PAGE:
Newlywed BASE Jumper Dies When Her Parachute Fails in Zion National Park

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A newlywed BASE jumper died in Zion National Park in southwest Utah over the weekend when her parachute did not open, her husband of two weeks told authorities.


Rescuers responded after a newlywed bride died while BASE jumping in Zion National Park on Feb. 8, 2014. (Credit: National Park Service)

The body of Amber Bellows, 28, of Salt Lake City, was recovered Sunday morning, hours after she fell approximately 2,000 feet from Mount Kinesava (map), the National Park Service stated in a news release Monday.

Her husband, 29-year-old Clayton Butler, had jumped after her but was unable to reach her. He hiked out to get help and notified park officials at 6:30 p.m. Saturday, the release stated.

“He stated that her parachute did not open properly and she fell approximately 2,000 feet,” the park service stated, adding that the couple were experience BASE jumpers.

BASE jumping — a dangerous sport that involves jumping from a high spot with a specially designed parachute or sometimes a “wingsuit” — is illegal in Zion National Park.

Mount Kinesava, the peak Bellows jumped from, tops out at nearly 7,300 feet.

Bellows’ death was the first fatality from BASE jumping in the popular national park, the park service stated.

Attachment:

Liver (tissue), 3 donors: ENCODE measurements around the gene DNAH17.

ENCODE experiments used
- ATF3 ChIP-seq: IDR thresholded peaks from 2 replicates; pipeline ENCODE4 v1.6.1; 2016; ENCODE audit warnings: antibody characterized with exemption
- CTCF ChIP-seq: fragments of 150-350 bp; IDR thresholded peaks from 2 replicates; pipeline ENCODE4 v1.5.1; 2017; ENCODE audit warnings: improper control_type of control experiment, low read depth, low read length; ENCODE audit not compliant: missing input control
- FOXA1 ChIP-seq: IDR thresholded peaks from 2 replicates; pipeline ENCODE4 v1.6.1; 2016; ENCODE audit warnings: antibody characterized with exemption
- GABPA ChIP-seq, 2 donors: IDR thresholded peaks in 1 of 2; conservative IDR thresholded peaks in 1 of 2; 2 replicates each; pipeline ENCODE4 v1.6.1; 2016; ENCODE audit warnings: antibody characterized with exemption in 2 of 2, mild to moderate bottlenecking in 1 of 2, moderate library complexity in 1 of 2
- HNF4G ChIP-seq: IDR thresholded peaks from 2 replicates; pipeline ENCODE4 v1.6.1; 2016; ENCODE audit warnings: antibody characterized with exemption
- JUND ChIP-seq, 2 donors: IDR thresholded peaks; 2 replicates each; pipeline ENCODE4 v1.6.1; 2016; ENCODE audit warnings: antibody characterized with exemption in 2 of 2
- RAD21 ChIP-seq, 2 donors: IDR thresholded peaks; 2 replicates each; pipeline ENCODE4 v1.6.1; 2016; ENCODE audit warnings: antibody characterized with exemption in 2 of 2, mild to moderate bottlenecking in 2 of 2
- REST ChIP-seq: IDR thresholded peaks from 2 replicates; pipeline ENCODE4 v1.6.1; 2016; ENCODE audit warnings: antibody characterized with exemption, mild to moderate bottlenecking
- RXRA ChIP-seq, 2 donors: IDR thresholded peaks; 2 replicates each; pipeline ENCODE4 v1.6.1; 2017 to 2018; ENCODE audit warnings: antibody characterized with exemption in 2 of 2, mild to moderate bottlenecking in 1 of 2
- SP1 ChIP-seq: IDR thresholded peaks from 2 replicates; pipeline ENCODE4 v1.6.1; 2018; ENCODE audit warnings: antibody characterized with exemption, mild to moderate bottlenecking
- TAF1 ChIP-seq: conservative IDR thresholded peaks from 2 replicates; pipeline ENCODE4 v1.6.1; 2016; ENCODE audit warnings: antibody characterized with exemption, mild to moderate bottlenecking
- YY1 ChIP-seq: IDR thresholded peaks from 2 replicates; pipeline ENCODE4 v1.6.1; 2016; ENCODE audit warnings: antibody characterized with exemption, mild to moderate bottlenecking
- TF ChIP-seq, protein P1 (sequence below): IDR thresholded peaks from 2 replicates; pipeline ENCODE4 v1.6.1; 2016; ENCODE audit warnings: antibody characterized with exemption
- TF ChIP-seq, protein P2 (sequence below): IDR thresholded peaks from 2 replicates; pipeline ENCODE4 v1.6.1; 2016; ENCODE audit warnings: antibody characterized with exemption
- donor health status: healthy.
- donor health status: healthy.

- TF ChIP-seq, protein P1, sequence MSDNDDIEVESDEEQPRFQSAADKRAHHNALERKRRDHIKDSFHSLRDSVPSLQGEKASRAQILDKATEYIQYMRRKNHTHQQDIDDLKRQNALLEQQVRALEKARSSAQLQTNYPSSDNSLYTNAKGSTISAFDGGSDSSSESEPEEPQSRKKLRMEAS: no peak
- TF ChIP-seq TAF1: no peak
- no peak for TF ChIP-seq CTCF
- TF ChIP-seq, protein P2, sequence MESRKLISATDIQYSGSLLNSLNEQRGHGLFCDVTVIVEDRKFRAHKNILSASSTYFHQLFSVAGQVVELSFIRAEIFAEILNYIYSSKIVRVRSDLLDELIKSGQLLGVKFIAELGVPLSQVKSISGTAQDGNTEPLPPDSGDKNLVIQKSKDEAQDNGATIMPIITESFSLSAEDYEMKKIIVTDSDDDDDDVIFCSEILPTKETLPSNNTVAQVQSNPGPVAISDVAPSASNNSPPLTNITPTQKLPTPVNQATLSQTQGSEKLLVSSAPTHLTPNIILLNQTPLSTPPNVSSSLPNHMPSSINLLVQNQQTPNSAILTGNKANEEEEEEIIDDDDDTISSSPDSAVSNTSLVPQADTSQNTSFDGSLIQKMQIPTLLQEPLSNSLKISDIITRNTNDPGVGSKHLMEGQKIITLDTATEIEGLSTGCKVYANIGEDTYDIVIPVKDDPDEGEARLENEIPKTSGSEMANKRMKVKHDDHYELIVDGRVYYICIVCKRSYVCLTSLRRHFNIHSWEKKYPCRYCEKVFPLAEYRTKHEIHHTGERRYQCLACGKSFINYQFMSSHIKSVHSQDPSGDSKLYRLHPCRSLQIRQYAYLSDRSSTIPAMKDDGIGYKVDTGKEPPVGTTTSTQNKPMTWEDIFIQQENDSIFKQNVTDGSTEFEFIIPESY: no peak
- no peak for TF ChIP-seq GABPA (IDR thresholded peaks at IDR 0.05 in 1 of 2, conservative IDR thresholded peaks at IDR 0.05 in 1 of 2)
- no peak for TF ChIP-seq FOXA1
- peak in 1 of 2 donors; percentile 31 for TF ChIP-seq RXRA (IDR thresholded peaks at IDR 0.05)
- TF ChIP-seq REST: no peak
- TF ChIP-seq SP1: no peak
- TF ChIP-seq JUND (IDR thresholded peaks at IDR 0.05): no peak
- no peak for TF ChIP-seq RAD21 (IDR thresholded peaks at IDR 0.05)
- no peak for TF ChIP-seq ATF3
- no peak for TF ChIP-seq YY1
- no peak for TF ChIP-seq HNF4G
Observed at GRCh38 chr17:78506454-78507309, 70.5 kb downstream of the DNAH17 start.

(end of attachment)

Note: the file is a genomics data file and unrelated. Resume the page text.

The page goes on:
“It is just really sad and our condolences go out to her family and friends,” acting park Superintendent Jim Milestone said in the statement. “BASE jumping is so dangerous. Even for those that are experienced, like Amber Bellows. That is one of the reasons it is not allowed in the park.”

Grand Canyon National Park provided helicopter support, with two rangers hoisting Bellows’ body from a remote spot in difficult terrain to a waiting ambulance, according to the news release.

Officials waited until the next day to recover Bellows’ body to avoid risk to rescuers “since it was a recovery and not a rescue,” the news release stated.

The death was under investigation, the park service stated.

“Both Clayton and Amber are conscientious, experienced BASE jumpers and this was a tragic accident,” Joshua Lloyd, Bellows’ manager and videographer, told CNN. “Amber will be missed throughout the entire community and we ask for privacy and respect for the family at this time.”

Bellows’ jump looked fine at first, but her main parachute didn’t deploy properly, Lloyd said he’d been told, according to CNN.